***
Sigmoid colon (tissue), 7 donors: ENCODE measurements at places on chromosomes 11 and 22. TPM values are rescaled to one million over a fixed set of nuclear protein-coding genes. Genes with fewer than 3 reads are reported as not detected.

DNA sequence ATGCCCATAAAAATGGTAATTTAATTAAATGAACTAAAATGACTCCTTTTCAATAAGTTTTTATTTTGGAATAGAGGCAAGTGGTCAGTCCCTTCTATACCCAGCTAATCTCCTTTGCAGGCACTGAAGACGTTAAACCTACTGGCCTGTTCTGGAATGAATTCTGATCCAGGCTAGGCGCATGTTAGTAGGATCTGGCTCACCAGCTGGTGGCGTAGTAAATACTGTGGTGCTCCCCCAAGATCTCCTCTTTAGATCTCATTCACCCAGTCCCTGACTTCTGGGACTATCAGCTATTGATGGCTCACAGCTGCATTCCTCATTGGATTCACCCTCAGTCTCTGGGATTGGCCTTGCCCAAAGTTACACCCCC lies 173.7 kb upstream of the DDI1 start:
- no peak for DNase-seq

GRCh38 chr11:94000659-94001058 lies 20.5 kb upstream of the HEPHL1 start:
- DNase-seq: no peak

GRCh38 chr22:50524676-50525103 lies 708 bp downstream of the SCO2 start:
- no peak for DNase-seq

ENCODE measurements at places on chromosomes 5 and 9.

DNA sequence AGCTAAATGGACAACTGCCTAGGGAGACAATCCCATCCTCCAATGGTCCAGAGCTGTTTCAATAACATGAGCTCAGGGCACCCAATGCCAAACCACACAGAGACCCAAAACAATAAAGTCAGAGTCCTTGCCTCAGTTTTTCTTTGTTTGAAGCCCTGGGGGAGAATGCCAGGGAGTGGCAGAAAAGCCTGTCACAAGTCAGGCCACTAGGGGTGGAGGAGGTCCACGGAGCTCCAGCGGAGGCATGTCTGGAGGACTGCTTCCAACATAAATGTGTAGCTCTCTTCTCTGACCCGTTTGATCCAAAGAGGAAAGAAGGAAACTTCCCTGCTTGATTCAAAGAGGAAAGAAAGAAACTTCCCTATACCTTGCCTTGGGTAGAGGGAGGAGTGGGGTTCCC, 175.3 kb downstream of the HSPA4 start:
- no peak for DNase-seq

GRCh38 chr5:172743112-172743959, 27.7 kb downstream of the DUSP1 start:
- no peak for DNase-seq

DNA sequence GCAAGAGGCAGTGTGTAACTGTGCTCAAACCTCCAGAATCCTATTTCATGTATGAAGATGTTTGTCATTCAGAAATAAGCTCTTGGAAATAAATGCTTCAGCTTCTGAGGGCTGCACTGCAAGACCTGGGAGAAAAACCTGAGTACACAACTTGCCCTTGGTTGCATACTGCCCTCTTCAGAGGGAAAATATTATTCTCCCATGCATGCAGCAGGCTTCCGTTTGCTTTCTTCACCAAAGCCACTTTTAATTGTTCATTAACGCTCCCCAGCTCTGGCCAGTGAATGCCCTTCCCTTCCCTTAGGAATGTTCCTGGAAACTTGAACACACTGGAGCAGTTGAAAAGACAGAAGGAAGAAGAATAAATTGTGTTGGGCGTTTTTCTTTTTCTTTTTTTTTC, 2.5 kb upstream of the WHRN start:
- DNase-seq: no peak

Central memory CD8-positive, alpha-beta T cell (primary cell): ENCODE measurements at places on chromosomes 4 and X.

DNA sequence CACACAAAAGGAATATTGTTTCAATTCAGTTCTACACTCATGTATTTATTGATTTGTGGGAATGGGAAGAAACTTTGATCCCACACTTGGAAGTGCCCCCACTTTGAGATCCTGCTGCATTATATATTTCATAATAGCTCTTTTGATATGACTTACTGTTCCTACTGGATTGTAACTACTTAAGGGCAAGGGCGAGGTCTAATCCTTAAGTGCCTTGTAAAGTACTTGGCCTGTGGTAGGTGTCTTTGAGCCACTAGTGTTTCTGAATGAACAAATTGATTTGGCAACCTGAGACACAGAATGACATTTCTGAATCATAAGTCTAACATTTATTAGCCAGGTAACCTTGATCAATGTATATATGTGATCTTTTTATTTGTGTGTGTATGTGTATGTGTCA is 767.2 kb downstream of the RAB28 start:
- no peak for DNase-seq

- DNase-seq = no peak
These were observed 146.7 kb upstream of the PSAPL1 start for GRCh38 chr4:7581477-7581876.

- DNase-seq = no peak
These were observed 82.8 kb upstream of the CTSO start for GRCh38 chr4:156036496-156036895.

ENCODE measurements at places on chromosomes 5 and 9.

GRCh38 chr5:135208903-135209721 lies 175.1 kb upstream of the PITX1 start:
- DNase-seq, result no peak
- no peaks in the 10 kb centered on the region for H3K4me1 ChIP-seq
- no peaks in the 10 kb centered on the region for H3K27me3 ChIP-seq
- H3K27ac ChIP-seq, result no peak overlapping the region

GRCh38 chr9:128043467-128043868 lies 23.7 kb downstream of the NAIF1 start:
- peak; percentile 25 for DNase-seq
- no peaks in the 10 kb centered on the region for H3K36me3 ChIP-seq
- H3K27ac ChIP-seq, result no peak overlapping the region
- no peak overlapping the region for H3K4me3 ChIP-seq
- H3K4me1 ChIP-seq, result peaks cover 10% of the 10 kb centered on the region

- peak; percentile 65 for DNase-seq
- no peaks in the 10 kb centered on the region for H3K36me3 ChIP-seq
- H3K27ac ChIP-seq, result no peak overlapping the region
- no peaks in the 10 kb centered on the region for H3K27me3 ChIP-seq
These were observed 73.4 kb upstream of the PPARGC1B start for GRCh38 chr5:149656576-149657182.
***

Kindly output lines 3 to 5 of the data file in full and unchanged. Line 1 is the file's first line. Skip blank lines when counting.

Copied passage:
- no peak for DNase-seq

GRCh38 chr11:94000659-94001058 lies 20.5 kb upstream of the HEPHL1 start:
- DNase-seq: no peak